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What is “Negligence per se”?


When defendants–including property owners–engage in certain kinds of behavior, the law allows a presumption that negligence has occurred. While this presumption is rebuttable, meaning that a defendant can introduce evidence to prove (s)he was not negligent, the presumption makes it easier for an injured plaintiff to prove his or her initial case.

In order to rebut the presumption, the defendant must prove that (s)he behaved as a reasonable person who wanted to comply with the law would have behaved under similar circumstances. Behaving like “a reasonable person” alone is not enough; the defendant must go a step further and show that reasonable people who wanted to comply with the relevant law would have also behaved as the defendant did–a situation which often complicates the defense in cases where the defendant knowingly broke the law.


Under the rule of “negligence per se,” a presumption of negligence exists where a plaintiff can prove all of the following (to the requisite standard of proof):

1. The defendant violated a regulation, ordinance, or statute (a law).

2. The defendant’s illegal action caused harm to the plaintiff.

3. The type of harm the plaintiff suffered is the type of harm the statute, regulation, or ordinance was designed to present.

4. The plaintiff belongs to the class or type of people the statute, regulation, or ordinance was intended to protect.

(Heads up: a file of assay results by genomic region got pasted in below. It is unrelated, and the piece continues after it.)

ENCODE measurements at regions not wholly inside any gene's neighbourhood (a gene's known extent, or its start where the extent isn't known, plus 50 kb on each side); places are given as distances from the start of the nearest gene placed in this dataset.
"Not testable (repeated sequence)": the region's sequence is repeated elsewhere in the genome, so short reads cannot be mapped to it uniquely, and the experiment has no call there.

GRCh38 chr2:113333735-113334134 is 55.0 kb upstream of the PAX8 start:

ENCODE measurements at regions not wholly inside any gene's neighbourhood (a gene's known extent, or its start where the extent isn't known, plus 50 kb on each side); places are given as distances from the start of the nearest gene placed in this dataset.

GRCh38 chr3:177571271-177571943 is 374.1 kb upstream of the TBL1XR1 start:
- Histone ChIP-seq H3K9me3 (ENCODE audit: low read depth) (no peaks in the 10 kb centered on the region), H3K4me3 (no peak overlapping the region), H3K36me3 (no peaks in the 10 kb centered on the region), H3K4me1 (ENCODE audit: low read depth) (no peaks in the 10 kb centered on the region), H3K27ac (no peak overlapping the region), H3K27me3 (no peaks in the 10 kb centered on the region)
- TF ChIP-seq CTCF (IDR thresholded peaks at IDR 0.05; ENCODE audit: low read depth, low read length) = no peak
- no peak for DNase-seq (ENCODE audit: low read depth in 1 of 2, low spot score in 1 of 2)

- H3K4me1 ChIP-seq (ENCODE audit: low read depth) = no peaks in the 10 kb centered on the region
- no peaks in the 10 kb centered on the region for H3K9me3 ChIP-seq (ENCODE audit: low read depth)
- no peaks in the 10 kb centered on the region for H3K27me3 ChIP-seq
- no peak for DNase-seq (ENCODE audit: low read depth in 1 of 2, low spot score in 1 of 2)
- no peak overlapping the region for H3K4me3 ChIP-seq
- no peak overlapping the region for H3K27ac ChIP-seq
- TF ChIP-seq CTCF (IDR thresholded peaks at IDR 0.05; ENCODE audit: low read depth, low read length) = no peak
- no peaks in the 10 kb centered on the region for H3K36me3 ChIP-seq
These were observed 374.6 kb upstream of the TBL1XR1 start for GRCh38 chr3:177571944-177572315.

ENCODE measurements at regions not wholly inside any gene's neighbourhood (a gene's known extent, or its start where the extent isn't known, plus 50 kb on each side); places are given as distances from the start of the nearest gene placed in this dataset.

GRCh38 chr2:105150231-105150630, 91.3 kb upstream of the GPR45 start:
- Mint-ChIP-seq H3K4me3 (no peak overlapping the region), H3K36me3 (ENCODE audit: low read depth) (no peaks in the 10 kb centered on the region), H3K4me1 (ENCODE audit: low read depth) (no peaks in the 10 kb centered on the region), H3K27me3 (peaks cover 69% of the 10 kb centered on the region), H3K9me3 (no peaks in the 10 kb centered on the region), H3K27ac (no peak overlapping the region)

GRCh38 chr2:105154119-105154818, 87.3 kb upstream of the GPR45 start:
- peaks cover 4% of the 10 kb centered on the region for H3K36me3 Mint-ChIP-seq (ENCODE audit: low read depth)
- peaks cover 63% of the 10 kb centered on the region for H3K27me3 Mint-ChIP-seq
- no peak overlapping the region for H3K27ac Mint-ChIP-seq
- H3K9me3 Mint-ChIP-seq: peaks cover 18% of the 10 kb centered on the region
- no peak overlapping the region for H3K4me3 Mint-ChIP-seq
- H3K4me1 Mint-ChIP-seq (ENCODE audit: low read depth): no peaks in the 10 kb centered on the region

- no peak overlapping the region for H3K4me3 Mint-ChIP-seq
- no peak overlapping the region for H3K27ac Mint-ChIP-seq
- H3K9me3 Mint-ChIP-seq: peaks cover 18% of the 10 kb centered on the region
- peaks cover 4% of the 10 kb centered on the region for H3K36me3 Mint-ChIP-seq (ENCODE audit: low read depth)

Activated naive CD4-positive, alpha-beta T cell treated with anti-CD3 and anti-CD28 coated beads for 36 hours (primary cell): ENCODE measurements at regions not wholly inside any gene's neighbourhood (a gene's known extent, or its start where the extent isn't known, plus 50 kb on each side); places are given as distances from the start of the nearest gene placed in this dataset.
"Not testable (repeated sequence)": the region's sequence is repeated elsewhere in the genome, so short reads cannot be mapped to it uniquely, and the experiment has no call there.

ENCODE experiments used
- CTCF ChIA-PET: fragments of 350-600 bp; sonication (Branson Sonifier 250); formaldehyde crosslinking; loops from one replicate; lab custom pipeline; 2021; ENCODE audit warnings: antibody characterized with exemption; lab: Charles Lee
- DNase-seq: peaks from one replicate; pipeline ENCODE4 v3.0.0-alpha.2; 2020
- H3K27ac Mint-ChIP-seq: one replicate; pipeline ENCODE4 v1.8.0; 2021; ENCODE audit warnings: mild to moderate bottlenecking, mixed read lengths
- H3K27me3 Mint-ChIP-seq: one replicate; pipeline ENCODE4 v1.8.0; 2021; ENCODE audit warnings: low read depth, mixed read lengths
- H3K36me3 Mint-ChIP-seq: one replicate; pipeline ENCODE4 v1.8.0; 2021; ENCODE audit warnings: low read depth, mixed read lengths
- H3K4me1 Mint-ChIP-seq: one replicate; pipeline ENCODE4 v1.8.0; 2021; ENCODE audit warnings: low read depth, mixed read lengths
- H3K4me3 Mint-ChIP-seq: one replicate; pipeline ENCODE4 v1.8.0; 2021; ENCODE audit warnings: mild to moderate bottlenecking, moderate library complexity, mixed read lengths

All of these elements must be met for the plaintiff to prove and rely on negligence per se. The analysis of a negligence per se situation is highly fact-specific, as the elements indicate. Not only must the plaintiff prove causation and the defendant’s breach of an applicable law, but also that the law existed to protect people like the plaintiff from the type of harm that the plaintiff actually suffered.

Note that plaintiffs can still prove (and recover against a defendant on) a claim of standard negligence, even in cases where a claim of negligence per se fails. The existence of negligence per se does not foreclose or prevent other types of negligence claims. It merely exists to assist injured plaintiffs in proving negligence where the defendant’s conduct violated one or more applicable laws.

If you have been injured, either on someone else’s property or through someone else’s conduct, contact an experienced attorney promptly for an individual analysis of your legal rights and potential claims. Delay may impact–or cost you–your legal rights.


Disclaimer: THIS ARTICLE IS FOR INFORMATIONAL PURPOSES ONLY, AND DOES NOT CONSTITUTE LEGAL ADVICE OR CREATE AN ATTORNEY-CLIENT RELATIONSHIP BETWEEN THE AUTHOR AND ANY PERSON. Your rights and experiences may vary. Never use an online article (including this one) to evaluate your legal claims. Speak with an experienced lawyer promptly to obtain a personalized evaluation of your claims, possible damages, and options. You may lose or compromise your rights if you delay in consulting legal counsel. Negligence and premises liability claims are complicated and fact-dependent. If you believe you have a claim against a property owner who permitted or failed to repair a dangerous condition, or any other type of legal claim, consult an experienced lawyer immediately for an evaluation of your possible rights and claims.

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